Monday, February 10, 2014

A.G. Russell Final Review

In my opening review I had already ripped the Skorpion apart - I tend to be impatient like that. It's known. But the final conclusion hasn't changed, though I do have a mostly working Skorpion now, and I'm good with carrying it day to day. A.G. Russell seems to like his knives slim and light like a lot of other folks that carry a knife and in keeping with that theme even the screws have to be skinny. I guess you would describe them as button head screws but the heads were made thin so that they almost sit flush with the handles. Similarly, they are very short and I couldn't find any screws that were short enough to begin with. You will find from my initial review that the pocket clip partially covers one of these screws and because they aren't perfectly flush, the clip isn't either. The chubby screws I have access to weren't going to cut it. I did get it all back together though and in the process improved the blade centering and to some degree the sticky lock bar. I actually just torqued the lock bar back a bit which does cause it to lock up sooner but if it's a bit too soon sometimes there is just a whisker of up and down blade play. It's not ideal and it is a factory defect that should not have been acceptable for sale. In the end though, this is a light duty EDC blade and I would like to believe lock up is correct on their first quality products. So all in all, I had to turn my screw heads down by putting them in my Dremel and hitting them with a file. The Dremel isn't exactly a lathe and I am sure it doesn't turn perfectly round, but they look pretty good. I also half polished the insides of the handles where the nylon washers sit. The sort of bead blasted finish covers the handles inside and out, detent ball and all. I expect that caused some friction worth getting rid of and the blade does open and close smoothly now, if still a little stiff. Pics.
The pocket clip layout is weak, especially when it covers up a screw head. I think it would have been cool to see that standoff screw be incorporated as one of the pocket clip screws. Yes, it would have to be longer and lefties would have to switch screws around, oh well. The only factory screw in good condition was salvaged so that the pocket clip could be attached. My screws are too fat. I just polished it to match the rest. 

I don't like seeing the detent and I think the stop pin should have been hidden. It is the pin you see below the pivot screw. The brown crud was a bonus with this purchase and won't come off without enough elbow grease to also remove the finish. Can you also see that weird dip in the blade by the thumb hole. It's barely there but shows up in this image.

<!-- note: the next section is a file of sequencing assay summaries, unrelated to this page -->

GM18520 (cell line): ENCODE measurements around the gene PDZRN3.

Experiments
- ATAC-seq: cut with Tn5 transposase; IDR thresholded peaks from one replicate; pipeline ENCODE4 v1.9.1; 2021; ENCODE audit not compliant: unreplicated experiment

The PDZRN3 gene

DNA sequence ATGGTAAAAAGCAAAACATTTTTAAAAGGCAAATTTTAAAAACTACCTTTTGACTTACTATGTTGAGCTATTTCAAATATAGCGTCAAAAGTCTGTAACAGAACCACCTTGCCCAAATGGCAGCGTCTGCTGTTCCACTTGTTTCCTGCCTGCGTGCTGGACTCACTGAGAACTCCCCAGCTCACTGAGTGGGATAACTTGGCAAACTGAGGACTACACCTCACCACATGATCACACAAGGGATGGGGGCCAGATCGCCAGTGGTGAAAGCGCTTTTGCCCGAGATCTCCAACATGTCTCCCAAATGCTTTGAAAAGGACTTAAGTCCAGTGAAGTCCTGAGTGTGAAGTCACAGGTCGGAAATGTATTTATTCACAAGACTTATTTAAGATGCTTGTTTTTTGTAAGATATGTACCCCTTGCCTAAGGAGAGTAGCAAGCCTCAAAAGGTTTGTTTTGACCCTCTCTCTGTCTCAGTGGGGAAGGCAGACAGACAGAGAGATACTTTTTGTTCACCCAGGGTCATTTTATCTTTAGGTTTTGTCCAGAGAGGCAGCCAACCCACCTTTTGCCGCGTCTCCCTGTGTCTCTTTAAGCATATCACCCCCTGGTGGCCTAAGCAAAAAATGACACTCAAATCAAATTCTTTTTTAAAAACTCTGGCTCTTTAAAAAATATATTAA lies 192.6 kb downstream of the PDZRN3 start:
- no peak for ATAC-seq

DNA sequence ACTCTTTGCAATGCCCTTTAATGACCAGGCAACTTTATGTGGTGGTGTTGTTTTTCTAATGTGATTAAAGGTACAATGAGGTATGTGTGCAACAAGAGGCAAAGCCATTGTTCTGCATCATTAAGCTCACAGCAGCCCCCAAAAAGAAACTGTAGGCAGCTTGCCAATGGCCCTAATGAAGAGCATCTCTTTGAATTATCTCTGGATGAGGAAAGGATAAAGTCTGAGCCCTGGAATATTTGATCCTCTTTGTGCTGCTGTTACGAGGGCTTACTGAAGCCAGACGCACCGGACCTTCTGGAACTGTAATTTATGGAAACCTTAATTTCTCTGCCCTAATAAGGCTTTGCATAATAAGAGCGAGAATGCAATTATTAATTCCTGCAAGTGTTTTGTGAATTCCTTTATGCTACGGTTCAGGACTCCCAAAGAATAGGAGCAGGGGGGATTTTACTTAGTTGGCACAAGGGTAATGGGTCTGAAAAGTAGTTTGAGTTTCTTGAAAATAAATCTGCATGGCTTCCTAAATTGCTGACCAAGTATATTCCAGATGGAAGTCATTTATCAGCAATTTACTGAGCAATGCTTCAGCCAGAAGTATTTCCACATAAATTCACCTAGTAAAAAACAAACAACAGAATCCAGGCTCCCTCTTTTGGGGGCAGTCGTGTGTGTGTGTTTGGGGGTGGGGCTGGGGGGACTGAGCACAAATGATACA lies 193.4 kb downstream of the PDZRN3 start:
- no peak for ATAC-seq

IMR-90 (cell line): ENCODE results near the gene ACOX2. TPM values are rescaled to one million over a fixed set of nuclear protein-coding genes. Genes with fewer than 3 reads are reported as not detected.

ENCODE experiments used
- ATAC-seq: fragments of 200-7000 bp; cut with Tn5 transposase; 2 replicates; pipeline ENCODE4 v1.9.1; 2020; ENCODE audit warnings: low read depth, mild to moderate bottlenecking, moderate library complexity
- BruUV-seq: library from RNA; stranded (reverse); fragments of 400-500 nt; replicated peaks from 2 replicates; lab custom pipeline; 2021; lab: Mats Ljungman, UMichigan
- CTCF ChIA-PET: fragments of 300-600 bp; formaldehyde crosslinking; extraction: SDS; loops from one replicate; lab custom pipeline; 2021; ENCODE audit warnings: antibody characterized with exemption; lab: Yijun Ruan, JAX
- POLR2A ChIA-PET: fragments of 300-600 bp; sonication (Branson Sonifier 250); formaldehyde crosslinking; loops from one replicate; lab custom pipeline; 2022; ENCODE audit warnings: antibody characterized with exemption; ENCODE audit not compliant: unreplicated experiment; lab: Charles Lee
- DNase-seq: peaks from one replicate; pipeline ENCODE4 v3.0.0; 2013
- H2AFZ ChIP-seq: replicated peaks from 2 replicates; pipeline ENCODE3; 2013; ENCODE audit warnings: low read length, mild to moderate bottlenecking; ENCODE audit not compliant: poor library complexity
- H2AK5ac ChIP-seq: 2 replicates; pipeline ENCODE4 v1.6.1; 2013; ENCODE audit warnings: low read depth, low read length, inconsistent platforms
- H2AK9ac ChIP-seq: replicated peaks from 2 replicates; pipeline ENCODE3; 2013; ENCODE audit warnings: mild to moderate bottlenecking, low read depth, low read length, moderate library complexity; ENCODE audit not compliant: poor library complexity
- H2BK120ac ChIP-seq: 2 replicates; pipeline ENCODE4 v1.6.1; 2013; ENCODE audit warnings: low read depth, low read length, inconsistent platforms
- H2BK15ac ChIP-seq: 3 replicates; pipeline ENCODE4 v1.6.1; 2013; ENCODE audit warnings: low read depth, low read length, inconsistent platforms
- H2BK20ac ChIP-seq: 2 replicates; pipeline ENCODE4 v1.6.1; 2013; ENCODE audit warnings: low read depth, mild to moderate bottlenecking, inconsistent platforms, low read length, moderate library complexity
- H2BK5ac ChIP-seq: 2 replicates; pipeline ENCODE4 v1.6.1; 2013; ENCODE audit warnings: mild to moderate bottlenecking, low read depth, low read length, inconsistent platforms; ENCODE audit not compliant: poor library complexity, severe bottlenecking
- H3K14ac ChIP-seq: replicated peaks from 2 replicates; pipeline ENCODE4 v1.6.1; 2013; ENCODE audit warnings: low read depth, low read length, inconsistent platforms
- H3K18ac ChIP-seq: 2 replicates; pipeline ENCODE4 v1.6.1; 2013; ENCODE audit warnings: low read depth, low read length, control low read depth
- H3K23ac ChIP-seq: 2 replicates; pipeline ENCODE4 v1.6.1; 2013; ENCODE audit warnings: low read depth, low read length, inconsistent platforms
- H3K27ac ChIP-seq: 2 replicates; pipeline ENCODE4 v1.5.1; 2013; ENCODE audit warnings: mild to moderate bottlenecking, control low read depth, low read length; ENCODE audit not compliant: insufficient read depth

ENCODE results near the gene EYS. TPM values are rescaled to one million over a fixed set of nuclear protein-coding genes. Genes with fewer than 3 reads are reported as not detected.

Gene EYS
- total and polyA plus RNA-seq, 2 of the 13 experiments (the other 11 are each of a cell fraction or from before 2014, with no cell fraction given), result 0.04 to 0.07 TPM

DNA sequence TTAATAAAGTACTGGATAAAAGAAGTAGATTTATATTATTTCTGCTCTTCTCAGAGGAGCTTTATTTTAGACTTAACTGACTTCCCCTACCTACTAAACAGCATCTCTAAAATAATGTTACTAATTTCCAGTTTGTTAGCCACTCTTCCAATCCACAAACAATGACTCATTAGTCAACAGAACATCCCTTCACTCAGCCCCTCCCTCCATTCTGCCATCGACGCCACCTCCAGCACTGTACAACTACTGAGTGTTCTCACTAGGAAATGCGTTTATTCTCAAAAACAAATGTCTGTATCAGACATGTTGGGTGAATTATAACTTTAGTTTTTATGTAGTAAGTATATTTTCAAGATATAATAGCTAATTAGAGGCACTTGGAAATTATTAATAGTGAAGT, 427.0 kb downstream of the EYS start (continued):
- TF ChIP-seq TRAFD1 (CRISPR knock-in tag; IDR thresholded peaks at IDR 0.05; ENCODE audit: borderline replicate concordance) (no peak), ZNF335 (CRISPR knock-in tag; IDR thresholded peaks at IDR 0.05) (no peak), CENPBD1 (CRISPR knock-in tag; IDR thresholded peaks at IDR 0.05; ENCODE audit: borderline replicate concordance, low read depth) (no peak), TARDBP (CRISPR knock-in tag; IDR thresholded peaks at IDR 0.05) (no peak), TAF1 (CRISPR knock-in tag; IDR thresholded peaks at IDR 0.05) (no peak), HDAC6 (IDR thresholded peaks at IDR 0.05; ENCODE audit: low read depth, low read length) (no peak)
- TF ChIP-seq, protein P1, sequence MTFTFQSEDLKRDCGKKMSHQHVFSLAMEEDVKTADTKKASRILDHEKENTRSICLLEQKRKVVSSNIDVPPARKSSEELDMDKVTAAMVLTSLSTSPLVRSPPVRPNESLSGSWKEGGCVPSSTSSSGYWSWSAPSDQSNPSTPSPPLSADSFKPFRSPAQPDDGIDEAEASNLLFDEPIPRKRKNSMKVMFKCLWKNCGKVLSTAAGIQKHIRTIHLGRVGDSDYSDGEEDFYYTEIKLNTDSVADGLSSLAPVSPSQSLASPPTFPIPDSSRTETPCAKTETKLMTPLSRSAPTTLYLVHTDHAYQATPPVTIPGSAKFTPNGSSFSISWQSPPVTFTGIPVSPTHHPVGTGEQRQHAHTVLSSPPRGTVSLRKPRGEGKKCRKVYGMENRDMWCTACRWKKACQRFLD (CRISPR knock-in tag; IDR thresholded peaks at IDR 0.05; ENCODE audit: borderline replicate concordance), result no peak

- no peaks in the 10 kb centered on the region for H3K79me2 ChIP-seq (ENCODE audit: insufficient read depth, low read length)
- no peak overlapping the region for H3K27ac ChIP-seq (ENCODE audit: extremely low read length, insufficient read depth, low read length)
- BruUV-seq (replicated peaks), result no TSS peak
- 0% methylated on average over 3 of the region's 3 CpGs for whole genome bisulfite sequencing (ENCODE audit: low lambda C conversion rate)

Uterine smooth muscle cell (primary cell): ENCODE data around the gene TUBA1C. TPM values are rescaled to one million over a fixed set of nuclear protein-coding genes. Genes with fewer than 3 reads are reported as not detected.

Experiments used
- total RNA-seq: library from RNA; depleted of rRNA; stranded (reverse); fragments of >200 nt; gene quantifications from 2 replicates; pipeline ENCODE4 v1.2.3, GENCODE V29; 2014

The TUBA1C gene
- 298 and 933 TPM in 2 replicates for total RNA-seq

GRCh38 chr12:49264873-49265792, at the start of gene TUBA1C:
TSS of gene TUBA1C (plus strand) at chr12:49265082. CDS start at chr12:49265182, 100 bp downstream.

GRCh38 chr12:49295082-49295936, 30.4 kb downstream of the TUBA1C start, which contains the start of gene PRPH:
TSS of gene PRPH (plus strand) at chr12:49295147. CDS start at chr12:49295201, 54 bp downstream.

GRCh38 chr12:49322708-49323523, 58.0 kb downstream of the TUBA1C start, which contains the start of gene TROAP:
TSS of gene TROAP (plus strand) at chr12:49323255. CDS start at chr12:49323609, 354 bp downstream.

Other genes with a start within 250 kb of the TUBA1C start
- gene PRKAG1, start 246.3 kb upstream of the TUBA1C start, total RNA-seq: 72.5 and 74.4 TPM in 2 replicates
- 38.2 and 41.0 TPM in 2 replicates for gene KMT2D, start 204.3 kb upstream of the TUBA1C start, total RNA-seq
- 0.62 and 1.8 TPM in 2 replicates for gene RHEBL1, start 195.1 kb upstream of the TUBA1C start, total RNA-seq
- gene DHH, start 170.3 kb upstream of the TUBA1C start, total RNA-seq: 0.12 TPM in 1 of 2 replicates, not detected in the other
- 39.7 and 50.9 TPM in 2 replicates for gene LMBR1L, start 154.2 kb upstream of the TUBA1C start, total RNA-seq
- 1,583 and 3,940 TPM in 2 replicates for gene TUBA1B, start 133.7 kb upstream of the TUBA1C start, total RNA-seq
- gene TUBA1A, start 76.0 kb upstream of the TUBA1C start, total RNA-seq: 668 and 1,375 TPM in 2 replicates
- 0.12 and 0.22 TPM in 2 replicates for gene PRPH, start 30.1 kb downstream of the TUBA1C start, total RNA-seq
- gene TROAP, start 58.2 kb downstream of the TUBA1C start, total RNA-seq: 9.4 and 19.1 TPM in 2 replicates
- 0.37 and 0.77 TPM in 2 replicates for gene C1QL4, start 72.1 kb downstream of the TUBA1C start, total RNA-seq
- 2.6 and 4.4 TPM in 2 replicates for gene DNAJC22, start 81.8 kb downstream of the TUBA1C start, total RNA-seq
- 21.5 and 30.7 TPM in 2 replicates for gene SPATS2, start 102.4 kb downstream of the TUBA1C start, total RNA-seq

budget knife reviews
This is probably about where the lock up should happen but the lock bar does wiggle a little while open. You can also see some less than amazing machine work going on in this shot.

I guess I just don't understand the deep pocket clip idea. It adds thickness to a thin knife and looks odd to me. It goes with the garbage hardware. Also, they didn't flare the end of either clip enough to easily catch the pocket. So today I am getting ready and standing there struggling to get the thing to go into my pocket - kinda annoying but one of those things where you "learn" how to use a new purchase.

The bottom line is the same here. I keep saying this is a $40 knife, but I'm not forgetting that a US made Buck Vantage Avid with better steel is also $40, or the Boker Plus Titan with titanium handles and similar steel is also $40. So for $75, this should be made in the US with at least an upgrade in steel and sorted out design.

Update 2/13/2014: I've carried my Skorpion around a few days now and it's fair to say that I keep giving this knife more blog time than others because it's so close to being a great product and regardless of the problems, I do like it. I've had it apart a couple more times, tweaking the lockup, the centering and the action. I criticized the pillar-as-pivot for not offering much adjustment. I would guess that a folder made with good tolerances needs very little wiggle room and I believe that is true with the Skorpion. One benefit that I theorize comes from this design is the ability to adjust from both sides of the handle. You are able to tighten a little on one side, flip it over and tighten a little from the other side. So with the bit of polishing I did to the inside of the handle, applying a little grease, tweaking the lock bar and patiently making miniscule pivot adjustments I have perfect blade centering, good smooth action, and solid lock up. The lock up is probably still a little late in order to eliminate blade play, but it's around 75% and there is no stick. Originally the bar moved so far over that it was centered on the blade - 100% of the bar touched the blade. What does this mean? It means, it works now. The detent is strong, so you do have to put some finger behind it to flip it open but it is smooth and feels like any of my other knives.

The Skorpion also has a distinct and satisfying sound to it. It's difficult to describe but it's quiet. You hit the flipper and with a quiet tick, it's open. It would be such an awesome knife with a few touch ups in design and value. 

No comments:

Post a Comment